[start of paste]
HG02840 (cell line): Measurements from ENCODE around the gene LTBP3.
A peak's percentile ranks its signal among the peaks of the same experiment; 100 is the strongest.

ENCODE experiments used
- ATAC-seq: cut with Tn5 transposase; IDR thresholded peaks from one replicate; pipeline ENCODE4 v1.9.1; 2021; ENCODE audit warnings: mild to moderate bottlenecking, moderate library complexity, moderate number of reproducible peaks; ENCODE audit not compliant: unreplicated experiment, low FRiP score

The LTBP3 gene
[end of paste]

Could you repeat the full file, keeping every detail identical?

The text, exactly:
HG02840 (cell line): Measurements from ENCODE around the gene LTBP3.
A peak's percentile ranks its signal among the peaks of the same experiment; 100 is the strongest.

ENCODE experiments used
- ATAC-seq: cut with Tn5 transposase; IDR thresholded peaks from one replicate; pipeline ENCODE4 v1.9.1; 2021; ENCODE audit warnings: mild to moderate bottlenecking, moderate library complexity, moderate number of reproducible peaks; ENCODE audit not compliant: unreplicated experiment, low FRiP score

The LTBP3 gene